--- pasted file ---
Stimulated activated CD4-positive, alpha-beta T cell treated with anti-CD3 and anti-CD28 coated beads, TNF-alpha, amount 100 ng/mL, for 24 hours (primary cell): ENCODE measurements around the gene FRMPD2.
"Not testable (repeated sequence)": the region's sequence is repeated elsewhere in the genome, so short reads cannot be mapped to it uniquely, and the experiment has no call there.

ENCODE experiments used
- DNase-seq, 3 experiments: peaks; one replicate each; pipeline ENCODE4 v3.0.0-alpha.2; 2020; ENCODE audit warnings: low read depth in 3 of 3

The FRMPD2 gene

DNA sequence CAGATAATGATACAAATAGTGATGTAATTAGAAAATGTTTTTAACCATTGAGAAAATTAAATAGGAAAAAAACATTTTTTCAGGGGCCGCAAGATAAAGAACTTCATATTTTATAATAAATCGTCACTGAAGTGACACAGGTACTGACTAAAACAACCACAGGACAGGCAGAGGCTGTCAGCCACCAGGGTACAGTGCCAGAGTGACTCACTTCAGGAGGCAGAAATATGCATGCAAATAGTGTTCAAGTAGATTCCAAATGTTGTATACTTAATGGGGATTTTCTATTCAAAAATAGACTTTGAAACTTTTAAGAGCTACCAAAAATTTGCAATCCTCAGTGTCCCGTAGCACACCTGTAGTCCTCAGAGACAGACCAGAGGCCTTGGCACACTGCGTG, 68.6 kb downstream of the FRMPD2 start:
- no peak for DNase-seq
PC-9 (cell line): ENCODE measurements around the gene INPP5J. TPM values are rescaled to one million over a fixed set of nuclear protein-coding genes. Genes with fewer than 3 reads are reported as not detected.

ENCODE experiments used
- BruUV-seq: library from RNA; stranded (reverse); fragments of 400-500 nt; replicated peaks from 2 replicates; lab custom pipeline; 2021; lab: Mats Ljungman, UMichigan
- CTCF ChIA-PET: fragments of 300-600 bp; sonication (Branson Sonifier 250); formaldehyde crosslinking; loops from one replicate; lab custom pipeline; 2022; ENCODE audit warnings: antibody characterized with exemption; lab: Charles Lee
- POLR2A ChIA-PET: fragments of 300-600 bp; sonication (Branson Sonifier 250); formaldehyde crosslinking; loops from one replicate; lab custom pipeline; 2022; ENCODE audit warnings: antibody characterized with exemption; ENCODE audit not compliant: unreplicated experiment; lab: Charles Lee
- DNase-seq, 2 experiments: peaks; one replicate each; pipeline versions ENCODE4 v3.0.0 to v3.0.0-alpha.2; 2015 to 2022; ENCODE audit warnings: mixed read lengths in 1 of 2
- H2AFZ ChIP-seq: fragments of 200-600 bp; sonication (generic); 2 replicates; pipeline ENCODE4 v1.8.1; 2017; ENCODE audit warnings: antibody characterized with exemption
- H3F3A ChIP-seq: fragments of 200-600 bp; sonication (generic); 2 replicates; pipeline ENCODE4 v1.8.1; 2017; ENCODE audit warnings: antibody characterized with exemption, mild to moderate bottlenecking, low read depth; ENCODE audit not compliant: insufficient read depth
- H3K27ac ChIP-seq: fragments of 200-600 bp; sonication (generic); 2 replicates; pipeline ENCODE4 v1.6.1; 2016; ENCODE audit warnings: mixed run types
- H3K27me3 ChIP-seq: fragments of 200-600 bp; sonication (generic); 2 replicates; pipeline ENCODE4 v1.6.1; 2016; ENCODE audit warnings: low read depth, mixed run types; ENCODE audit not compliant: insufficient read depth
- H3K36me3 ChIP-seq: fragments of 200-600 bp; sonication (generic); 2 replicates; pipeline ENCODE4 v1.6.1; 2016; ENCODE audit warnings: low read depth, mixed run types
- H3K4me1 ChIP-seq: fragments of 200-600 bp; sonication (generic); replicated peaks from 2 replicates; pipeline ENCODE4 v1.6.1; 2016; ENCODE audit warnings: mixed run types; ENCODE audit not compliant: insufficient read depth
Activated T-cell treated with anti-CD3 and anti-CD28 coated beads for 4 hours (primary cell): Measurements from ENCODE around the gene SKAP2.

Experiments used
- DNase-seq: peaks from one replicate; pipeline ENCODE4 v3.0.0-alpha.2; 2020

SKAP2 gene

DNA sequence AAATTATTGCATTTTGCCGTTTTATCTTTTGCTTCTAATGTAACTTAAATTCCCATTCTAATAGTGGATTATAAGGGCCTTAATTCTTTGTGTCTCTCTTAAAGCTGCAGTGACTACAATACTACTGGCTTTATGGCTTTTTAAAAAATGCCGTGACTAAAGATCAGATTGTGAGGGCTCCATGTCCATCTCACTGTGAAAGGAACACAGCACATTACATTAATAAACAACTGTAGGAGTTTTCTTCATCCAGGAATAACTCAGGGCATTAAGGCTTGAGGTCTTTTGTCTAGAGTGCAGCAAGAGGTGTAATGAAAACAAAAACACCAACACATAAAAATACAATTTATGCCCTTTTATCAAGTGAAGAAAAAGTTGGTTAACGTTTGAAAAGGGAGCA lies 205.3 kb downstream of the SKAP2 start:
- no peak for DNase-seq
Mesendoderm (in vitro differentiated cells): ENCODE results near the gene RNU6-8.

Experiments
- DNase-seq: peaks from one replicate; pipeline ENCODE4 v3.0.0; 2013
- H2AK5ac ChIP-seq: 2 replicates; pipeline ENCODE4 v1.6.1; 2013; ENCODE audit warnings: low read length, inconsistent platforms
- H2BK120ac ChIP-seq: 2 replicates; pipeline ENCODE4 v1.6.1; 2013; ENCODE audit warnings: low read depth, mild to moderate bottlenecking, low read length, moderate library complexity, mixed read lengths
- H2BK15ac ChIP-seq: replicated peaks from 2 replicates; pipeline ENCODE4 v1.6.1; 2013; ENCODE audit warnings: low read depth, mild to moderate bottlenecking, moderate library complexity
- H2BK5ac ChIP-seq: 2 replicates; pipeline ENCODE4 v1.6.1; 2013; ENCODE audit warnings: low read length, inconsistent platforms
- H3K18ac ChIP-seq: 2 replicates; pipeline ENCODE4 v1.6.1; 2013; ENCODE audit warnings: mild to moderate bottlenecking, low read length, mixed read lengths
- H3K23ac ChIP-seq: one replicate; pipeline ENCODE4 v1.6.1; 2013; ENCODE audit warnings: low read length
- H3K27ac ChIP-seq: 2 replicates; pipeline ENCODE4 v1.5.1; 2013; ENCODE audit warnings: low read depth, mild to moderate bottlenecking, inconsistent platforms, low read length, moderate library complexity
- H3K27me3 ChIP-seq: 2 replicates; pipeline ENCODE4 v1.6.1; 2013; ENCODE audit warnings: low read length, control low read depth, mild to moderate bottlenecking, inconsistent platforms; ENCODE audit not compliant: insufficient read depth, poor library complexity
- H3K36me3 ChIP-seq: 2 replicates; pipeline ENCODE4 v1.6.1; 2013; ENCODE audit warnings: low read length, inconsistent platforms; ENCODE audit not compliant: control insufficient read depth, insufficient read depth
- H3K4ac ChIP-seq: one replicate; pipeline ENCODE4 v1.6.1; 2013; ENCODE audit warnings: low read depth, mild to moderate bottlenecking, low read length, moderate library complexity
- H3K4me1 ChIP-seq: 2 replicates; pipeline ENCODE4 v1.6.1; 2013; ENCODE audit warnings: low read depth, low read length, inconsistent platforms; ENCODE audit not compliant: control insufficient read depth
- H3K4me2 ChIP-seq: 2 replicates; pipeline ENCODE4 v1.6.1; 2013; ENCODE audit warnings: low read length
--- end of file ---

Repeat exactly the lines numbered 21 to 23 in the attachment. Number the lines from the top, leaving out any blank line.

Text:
Experiments used
- DNase-seq: peaks from one replicate; pipeline ENCODE4 v3.0.0-alpha.2; 2020

SKAP2 gene